Apparently, Jimmie Johnson isn't done in NASCAR after all.
The six-time and defending Sprint Cup champion had spent much of year listening to outsiders wonder when or if he would return to Victory Lane. Those questions ended with Johnson's dominating win at the Coca-Cola 600 on Sunday night. That left just one query from Johnson himself: "What the hell are you going to write about?"
Maybe about how Johnson's title defense is truly underway as he goes for a record-tying seventh driver crown. This win all but locks him into NASCAR's expanded 16-team playoffs and Johnson expects it will energize his No. 48 team in the season's second half.
"We really want to heat up and win races later in the season," he said when asked if he had panicked about a drought that stretched since winning last November at Texas Motor Speedway.
"More than anything I got tired of answering the question," Johnson said. "We hold ourselves to a high standard."
There's a great chance Johnson could get on a big time roll. The Sprint Cup series this week heads to Dover, where Johnson has won a record eight times. Then comes Pocono, where he has three wins.
Johnson has politely dealt with inquiries about not winning and showed that the best way to combat that was finishing out front. He did that Thursday in qualifying, taking his first pole of the season, then followed that up with the stellar performance Sunday night.
Johnson led the most laps — 165 of 400 — and was in the lead 10 separate times. The last came when Johnson moved past Kenseth in turn four nine laps from the end. No one came close to running him down after that, not even Kevin Harvick, who led 100 laps and has been the toast of NASCAR all year long with the speed the Stewart-Haas team has produced.
Harvick was second, Kenseth third and Carl Edwards fourth.
Johnson made sure the No. 48 won't be overlooked this year.
"You never know when you are going to peak. We will hopefully peak at the right time," he said.
Five other things to take away from the Coca-Cola 600:
GORDON IS TOUGH: Four-time series champion Jeff Gordon again showed his toughness and determination by lasting all 600 miles in the car despite back spasms that saw him cut short practice and leave the track early Saturday. Gordon was among the top 10 all night long and held the lead with 16 laps left before falling back.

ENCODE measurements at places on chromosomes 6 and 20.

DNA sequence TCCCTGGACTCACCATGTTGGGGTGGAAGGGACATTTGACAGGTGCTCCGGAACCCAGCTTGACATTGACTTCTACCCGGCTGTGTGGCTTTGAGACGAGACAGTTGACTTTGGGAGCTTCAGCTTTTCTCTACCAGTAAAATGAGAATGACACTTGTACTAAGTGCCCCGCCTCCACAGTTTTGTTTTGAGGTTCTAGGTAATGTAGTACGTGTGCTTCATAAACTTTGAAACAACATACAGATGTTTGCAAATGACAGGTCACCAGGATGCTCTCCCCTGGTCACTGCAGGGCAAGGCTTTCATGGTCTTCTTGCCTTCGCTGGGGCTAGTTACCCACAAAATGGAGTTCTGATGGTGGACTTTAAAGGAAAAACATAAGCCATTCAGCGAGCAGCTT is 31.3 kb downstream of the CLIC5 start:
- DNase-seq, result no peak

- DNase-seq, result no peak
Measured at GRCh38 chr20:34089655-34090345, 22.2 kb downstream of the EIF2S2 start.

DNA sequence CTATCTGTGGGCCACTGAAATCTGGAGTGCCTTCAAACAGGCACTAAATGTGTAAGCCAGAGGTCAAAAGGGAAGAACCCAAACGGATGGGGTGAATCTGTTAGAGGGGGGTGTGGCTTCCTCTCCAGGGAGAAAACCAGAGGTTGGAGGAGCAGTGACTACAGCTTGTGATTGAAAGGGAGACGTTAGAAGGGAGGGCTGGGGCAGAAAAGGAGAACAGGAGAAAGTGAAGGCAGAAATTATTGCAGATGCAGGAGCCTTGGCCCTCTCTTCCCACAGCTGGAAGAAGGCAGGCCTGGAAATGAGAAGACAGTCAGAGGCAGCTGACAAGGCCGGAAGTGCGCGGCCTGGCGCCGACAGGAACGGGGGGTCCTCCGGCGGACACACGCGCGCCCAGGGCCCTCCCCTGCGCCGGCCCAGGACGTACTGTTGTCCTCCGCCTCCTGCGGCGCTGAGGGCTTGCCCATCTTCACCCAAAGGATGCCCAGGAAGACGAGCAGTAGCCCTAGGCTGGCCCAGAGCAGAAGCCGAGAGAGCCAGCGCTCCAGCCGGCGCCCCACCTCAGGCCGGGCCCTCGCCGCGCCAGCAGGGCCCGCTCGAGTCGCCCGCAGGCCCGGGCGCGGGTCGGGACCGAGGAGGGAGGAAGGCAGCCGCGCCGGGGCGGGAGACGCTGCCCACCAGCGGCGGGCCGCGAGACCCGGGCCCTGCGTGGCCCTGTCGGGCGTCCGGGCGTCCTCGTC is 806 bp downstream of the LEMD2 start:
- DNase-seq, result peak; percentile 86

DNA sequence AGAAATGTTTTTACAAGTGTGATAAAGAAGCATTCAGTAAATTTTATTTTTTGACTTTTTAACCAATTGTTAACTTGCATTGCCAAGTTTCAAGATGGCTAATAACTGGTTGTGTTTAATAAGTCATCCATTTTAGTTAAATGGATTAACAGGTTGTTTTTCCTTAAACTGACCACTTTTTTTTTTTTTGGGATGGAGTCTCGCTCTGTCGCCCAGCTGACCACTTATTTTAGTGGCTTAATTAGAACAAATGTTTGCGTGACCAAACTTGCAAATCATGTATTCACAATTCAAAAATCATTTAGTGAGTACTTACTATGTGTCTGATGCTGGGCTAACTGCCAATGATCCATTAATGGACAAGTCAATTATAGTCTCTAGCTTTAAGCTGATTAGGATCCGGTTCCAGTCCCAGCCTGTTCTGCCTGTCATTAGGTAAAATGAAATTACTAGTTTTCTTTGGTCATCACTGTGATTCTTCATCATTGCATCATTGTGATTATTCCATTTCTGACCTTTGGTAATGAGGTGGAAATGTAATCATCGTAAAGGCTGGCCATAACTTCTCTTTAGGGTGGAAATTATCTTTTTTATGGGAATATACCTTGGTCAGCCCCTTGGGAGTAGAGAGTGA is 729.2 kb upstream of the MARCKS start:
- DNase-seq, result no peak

Gordon said his back bothered him at times during the long, long ride, but he was able to persevere. "It tells me a lot about what kind of threshold I have and I just want to show this team the kind of commitment I have to them because of what they have shown me," he said.
Gordon finished seventh for his ninth top-10 finish in 12 races this season.
THE DOUBLE IS TOUGH: Kurt Busch was more than prepared to go all 1,100 miles Sunday night. Unfortunately, his equipment wasn't as he blew an engine on lap 271 of 400 — about 184 miles short — and could not complete the Coca-Cola 600. Earlier, Busch finished sixth in the Indianapolis 500 in the first time he's ever raced an Indy car.
A frustrated Busch never had the speed to match the leaders at Charlotte Motor Speedway, but had toughed out the problems to stay on the lead lap when the car finally gave out. "We were going to muscle it out," he said. "And then it's like the car just swallowed three cylinders all at once. So the engine let go. Those things happen in motorsports."
DANICA PROBLEMS: Danica Patrick had hoped to have her best showing at Charlotte after starting fourth, her best qualifying run this year. She was up to second early in the race behind winner Johnson, but began to fall back. Her issues were complicated when she was involved in a five-car wreck midrace, then was done for good when her engine blew on lap 281. She finished 30th, her poorest performance in three career Coca-Cola 600s.
WHEN WILL KENSETH WIN? With Jimmie Johnson's drought over, the attention will turn to Matt Kenseth. The Joe Gibbs Racing driver has yet to win this season after capturing a series-leading seven victories a year ago. Kenseth acknowledged the frustration that comes from not finishing things off when you're in contention as he was Sunday night.
"They put you out in the front at the end of the race, you don't win the race, you're always frustrated and disappointed," he said. "You don't get a lot of those opportunities."
DALE JR.'S STRUGGLES: There's probably no place Dale Earnhardt Jr. wants to win a points race more than Charlotte, where he grew up watching his father run and learned to love NASCAR racing. Instead, it's been problem after problem for him at the track he cherishes. This time Earnhardt led 13 laps and was positioned among the leaders late before engine problems dropped him from contention.
"We just have to look at the positives and try not to dwell too much on what happened," he said.